Don Fick of Repair Cafe NC discusses how his organization repairs many daily household items keeping them out of local landfills.
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Just because the button on your household gizmo is broken doesn’t mean it needs to go straight to the landfill – it may just need a quick trip to a RepairCafé workshop. There’s one coming up Saturday in Durham, but Don Fick and his crew are coming to Granville County in September.
Fick and Teresa Baker, the county’s recycling and sustainability coordinator, held an interest meeting last week in Oxford and have since scheduled a workshop for Saturday, Sept. 18 at the Granville County Expo Center. Fick joined Bill Harris on Wednesday’s Town Talk to talk about what RepairCaféNC is and what it does.
At its simplest, Fink said, RepairCafé workshops consist of a group of folks who get together and share repair skills to fix broken items that others bring in. There is no charge for the labor, although guests may be asked to reimburse for replacement parts that are used.
In today’s society, disposable items are everywhere – things that once were made to last a long time are now easily – and more economically – replaced. But that “stuff” has to go somewhere. And, usually, that means a landfill.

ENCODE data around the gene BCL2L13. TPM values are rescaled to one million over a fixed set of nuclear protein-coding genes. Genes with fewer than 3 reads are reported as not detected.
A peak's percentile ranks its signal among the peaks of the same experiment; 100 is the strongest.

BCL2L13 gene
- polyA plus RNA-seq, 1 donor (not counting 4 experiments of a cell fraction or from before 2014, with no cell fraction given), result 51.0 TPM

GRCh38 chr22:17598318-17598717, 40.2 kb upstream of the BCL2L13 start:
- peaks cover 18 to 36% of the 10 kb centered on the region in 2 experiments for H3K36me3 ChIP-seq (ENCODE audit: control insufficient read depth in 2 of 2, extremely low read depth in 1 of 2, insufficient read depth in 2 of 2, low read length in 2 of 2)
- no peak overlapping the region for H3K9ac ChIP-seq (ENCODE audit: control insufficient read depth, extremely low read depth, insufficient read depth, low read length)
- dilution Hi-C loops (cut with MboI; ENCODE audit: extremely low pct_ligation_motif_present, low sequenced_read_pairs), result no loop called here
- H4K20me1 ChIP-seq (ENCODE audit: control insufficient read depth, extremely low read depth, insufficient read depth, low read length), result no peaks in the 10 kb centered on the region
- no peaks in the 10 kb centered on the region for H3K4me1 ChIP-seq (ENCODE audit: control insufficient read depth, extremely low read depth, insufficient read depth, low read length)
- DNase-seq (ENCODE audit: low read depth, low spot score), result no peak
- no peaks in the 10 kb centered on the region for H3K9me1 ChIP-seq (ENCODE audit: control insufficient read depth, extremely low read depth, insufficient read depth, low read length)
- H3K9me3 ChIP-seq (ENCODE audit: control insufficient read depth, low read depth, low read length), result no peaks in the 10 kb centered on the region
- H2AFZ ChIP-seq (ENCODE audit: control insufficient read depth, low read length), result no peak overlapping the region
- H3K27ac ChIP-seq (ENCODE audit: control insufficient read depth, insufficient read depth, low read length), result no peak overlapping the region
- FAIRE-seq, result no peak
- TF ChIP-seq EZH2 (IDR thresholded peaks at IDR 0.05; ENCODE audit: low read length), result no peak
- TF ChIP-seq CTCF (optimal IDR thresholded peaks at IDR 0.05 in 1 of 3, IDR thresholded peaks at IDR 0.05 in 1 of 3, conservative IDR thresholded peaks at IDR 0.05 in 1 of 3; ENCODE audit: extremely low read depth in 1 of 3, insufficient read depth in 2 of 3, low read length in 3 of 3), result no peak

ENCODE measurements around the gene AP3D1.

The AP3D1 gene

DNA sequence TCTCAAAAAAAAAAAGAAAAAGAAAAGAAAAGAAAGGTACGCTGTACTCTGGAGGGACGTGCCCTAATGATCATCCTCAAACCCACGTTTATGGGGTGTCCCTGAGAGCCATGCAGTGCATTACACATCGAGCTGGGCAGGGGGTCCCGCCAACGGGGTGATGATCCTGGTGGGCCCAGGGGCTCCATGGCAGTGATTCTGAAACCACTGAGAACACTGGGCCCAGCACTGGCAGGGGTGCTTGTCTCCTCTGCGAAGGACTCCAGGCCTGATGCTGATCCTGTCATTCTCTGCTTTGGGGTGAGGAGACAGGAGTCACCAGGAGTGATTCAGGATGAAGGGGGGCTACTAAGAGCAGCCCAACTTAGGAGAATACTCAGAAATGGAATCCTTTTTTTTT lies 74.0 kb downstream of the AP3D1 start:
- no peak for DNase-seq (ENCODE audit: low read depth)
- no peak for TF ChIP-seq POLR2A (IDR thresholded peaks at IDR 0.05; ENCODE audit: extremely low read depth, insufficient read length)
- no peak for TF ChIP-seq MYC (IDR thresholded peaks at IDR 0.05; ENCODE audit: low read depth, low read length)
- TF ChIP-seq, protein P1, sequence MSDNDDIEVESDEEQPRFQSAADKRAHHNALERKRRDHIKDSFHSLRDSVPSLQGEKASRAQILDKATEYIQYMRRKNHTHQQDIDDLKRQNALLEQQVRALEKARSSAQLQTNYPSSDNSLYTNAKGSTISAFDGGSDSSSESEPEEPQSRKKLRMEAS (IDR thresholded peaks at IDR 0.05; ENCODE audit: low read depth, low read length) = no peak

“The money that the county has to spend to dump a ton of waste is only going up,” Fick said. Individuals don’t really have to think about that, he added. “We toss it in the trash can and the truck comes and picks it up and we never see it again.”
Fick said a mission of RepairCafé is to reduce the amount of waste consumers generate that ends up in landfills. When a lamp stops working and it’s not the light bulb that’s the problem, someone who lacks confidence about making repairs may choose to toss it. But that same lamp may find new life in the hands of one of the RepairCafé “coaches.”
Fick said the volunteers have a 65 percent success rate of fixing the items that they work on. They see a lot of lamps, as well as vacuum cleaners, electronic equipment, necklaces and children’s toys.
He cited one example of a woman who brought in a music box – a gift from her grandmother – that had long ago ceased playing.
“She sat with two of our coaches and together they meticulously cleaned it, lubricated it, worked very carefully on realigning some bent pieces of metal. And after an hour’s work, it was playing music again,” Fick recalled. “We were able to restore her cherished possession,” and she got to share her story and her relationship with her grandmother.
“We’re doing more than fixing stuff,” Fick said. “We’re helping people reconnect with memories and we’re showing appreciation for the stories they bring.”
Fick said the group is looking for volunteers for the Granville County workshop. The volunteer coaches simply have an interest or curiosity of how things work, he said, and have a skill set for making repairs.
The Durham workshop will be held at The Scrap Exchange from 1 p.m. to 5 p.m. Visit www.repaircafe.org to learn more or to register to attend a workshop.